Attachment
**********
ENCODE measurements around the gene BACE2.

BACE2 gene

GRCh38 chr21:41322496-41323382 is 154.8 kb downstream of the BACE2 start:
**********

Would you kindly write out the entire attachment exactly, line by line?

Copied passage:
ENCODE measurements around the gene BACE2.

BACE2 gene

GRCh38 chr21:41322496-41323382 is 154.8 kb downstream of the BACE2 start: